The whole project was a huge learning experience for me, especially as it was the first project I built entirely myself. I think a few things that really stuck out for me were using functional components in React and setting up the Stripe API in Rails.

When we were taught React at Flatiron, we mostly learned using class components. But upon choosing to use Material UI as my frontend framework, I was forced to encounter functional components as that was how most of their examples were written. It was definitely a bit of a learning curve, but I was able to familiarize myself with hooks, which I ended up really enjoying. It even gave me more of an appreciation for React and was a large leap in my education and understanding of the framework.

Another aspect of the project that was interesting and new to me, was setting up the Stripe API using Rails. In the past, all of the Rails projects I had done were just setting up basic servers to house all of the information that was received from frontend API calls. I wasn’t very familiar with making API calls to the backend, let alone using a service connected with Rails. Fortunately, Stripe’s documentation was fairly straightforward and I was able to quickly implement the service class and create instances of credit card transactions. It was very fascinating to use Rails in this way and definitely gave me a deeper appreciation for the backend framework.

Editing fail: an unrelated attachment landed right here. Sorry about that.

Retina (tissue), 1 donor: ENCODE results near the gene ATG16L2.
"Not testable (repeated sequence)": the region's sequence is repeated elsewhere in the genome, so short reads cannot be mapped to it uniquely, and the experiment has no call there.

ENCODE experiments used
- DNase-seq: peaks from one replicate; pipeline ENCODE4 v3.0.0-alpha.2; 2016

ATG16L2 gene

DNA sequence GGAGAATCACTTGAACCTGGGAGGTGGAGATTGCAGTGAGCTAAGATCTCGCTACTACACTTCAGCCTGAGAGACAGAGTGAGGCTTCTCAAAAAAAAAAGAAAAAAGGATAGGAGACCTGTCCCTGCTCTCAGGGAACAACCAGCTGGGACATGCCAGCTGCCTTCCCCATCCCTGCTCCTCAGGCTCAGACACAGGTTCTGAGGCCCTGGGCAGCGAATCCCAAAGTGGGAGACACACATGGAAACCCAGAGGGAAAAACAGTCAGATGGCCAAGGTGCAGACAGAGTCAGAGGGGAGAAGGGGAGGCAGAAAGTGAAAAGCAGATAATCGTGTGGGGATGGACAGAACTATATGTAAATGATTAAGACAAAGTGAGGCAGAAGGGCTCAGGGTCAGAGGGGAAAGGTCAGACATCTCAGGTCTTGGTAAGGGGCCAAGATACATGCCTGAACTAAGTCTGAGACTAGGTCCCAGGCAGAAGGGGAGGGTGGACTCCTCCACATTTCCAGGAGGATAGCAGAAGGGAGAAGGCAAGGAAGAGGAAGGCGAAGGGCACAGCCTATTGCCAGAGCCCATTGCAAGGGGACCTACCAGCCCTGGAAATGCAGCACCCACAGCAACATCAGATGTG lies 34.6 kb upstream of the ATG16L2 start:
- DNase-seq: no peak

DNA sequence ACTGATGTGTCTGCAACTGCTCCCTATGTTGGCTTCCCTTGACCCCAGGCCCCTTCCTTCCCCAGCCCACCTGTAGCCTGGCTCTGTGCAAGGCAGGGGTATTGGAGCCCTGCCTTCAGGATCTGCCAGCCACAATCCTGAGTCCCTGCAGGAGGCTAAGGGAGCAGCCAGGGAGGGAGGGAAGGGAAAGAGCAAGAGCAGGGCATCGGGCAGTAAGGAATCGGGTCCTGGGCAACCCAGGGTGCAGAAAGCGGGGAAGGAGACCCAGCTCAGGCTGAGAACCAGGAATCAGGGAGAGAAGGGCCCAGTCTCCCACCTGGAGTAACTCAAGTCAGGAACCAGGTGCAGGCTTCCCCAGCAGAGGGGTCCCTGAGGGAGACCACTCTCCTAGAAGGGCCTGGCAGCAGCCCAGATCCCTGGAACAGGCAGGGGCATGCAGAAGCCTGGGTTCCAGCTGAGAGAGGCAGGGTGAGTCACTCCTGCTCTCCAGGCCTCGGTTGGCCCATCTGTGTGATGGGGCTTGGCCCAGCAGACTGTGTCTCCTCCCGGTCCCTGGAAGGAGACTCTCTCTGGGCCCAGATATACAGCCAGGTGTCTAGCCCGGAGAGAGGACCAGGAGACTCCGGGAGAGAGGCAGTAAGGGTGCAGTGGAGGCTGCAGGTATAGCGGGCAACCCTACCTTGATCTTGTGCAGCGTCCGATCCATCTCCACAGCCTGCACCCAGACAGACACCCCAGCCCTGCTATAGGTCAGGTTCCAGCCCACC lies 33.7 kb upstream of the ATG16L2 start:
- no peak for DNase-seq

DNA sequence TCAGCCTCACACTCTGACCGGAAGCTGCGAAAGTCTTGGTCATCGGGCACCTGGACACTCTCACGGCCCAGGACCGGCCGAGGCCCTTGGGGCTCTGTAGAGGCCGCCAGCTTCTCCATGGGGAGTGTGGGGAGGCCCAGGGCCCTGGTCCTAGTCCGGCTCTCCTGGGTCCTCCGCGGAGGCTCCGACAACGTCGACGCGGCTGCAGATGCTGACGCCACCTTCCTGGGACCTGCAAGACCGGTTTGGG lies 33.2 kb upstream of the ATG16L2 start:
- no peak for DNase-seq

Additional Thoughts / Feelings / Stories

I had so much fun making this project and also it was one of the most intense learning experiences thus far in my programming career.